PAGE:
Dragonflies (infraorder Anisoptera)
A dragonfly is a type of insect belonging to the order Odonata, suborder Epiprocta, infraorder Anisoptera. It is characterized by large multifaceted eyes, two pairs of strong, transparent wings, and an elongated body. Dragonflies are similar to damselflies, but the adults can be differentiated by the fact that the wings of most dragonflies are held away from, and perpendicular to, the body when at rest.
Dragonflies typically eat mosquitoes and other small insects like flies, bees and butterflies. They are therefore valued as predators, since they help control populations of insects. Dragonflies are usually found around lakes, ponds, streams and wetlands because their larvae, known as "nymphs", are aquatic. Adult dragonflies do not bite or sting humans, though nymphs are capable of delivering a painful (though otherwise harmless) bite.
Dragonflies are capable of hovering followed by rapid acceleration. They capture their prey by clasping them in legs studded with spikes. Prey cannot escape by diving away because dragonflies always attack from below.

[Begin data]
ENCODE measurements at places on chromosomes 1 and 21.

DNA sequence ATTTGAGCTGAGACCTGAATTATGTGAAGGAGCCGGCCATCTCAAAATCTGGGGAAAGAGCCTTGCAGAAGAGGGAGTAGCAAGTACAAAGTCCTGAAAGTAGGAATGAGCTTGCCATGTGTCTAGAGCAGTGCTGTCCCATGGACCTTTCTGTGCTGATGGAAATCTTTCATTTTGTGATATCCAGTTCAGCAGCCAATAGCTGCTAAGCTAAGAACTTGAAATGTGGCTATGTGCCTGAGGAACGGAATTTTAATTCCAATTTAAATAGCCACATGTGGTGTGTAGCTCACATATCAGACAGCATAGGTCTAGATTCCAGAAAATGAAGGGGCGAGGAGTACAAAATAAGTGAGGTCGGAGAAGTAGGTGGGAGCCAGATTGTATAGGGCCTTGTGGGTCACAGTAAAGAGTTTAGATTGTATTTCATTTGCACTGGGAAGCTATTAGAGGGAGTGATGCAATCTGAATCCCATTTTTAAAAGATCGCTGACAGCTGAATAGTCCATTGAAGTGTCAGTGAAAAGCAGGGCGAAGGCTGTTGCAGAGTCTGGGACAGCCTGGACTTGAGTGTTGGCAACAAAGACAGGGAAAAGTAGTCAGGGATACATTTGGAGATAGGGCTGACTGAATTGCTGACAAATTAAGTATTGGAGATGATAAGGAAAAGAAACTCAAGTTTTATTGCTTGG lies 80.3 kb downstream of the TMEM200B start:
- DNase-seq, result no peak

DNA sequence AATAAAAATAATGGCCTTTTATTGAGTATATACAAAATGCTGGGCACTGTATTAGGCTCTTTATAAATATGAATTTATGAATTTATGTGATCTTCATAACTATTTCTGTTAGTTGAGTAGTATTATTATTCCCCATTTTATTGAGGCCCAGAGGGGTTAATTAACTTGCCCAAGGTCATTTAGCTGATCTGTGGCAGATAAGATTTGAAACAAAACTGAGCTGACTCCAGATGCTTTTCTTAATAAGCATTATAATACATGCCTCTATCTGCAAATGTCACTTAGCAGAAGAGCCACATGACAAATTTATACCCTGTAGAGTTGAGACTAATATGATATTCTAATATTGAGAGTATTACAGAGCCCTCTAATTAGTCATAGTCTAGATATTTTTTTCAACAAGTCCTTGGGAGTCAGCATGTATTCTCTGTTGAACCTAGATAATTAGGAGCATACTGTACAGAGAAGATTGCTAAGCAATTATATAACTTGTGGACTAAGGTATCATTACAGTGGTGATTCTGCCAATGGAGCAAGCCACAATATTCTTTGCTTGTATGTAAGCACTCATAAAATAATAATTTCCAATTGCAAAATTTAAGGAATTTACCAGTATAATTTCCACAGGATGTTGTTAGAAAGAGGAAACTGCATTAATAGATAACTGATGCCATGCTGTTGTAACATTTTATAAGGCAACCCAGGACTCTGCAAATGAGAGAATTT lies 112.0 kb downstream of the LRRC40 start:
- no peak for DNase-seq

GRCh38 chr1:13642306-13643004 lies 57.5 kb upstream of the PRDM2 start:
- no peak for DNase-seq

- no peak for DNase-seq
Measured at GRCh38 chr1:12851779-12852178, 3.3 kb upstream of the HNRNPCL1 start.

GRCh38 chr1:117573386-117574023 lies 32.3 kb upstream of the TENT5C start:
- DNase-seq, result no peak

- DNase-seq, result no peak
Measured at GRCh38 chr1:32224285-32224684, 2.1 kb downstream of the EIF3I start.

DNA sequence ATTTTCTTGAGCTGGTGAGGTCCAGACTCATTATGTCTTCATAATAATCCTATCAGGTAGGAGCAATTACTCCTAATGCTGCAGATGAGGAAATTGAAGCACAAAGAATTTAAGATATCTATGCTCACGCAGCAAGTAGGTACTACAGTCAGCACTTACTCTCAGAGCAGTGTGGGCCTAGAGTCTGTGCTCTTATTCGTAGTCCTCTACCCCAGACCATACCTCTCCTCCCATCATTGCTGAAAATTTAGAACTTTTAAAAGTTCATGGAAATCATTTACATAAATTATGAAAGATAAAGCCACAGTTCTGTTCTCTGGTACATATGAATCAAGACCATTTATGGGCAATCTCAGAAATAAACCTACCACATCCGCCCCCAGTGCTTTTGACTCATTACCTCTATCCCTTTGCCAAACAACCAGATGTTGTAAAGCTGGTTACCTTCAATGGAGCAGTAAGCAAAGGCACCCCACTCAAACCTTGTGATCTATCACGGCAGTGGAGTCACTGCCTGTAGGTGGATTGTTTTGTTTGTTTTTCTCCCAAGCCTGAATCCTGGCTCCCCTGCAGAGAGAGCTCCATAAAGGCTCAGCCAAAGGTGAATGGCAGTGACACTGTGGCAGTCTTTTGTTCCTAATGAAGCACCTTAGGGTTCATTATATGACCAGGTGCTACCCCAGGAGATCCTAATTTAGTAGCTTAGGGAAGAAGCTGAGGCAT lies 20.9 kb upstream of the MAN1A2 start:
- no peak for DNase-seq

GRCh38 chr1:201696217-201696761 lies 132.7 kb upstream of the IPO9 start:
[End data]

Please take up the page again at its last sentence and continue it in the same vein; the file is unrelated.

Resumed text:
Female dragonflies lay eggs in or near water, often on floating or emergent plants. The larval stage of large dragonflies may last as long as five years. The adult stage of larger species of dragonfly can last as long as four months.
In Japan dragonflies are symbols of courage, strength, and happiness, and they often appear in art and literature, especially haiku. In ancient mythology, Japan was known as Akitsushima, which means "Land of the Dragonflies". Japanese children catch large dragonflies as a game, using a hair with a small pebble tied to each end, which they throw into the air. The dragonfly mistakes the pebbles for prey, gets tangled in the hair, and is dragged to the ground by the weight.
In the United States dragonflies and damselflies are sought out as a hobby similar to birding and butterflying, known as oding. Oding, from the dragonfly's Latin species name, odonata. Oding is especially popular in Texas, where 225 out of a total of 457 known species of odonates in the world have been observed.
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